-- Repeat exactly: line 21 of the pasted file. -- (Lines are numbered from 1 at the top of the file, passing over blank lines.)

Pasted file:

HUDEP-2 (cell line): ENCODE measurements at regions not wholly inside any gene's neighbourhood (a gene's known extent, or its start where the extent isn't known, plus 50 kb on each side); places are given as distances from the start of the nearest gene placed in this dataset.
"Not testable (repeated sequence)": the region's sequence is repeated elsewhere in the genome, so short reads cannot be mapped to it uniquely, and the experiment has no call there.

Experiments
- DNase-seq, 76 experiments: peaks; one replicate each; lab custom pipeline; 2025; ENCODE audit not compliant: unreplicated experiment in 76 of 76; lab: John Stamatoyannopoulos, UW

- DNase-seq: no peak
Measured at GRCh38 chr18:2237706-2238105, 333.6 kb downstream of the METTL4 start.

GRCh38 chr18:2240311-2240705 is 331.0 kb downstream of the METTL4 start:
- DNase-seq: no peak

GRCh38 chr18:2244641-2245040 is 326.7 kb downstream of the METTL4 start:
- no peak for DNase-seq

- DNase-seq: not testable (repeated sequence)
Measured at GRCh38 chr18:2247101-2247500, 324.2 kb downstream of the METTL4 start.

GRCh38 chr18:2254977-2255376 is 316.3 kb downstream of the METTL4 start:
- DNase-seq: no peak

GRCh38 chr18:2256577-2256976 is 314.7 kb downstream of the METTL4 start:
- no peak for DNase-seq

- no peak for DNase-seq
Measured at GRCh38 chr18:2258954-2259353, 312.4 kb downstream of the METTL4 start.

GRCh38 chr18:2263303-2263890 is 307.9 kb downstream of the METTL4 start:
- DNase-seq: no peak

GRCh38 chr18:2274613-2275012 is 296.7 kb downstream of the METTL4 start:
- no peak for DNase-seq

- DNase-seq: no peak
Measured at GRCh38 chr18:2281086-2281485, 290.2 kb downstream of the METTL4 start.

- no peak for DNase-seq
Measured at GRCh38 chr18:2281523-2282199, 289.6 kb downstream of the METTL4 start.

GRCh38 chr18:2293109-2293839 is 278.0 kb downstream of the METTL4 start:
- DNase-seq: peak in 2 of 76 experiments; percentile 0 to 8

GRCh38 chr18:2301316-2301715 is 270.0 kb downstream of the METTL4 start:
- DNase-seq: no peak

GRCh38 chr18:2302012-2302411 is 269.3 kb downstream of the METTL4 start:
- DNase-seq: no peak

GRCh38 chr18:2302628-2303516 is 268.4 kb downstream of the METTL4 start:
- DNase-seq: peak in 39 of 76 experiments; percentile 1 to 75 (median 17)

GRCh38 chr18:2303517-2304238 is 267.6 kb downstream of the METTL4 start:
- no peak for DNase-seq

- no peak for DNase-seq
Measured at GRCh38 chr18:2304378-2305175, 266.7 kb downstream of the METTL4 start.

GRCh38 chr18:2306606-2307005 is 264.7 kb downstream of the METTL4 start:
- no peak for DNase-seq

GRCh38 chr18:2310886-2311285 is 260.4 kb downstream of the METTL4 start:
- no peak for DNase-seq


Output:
GRCh38 chr18:2274613-2275012 is 296.7 kb downstream of the METTL4 start: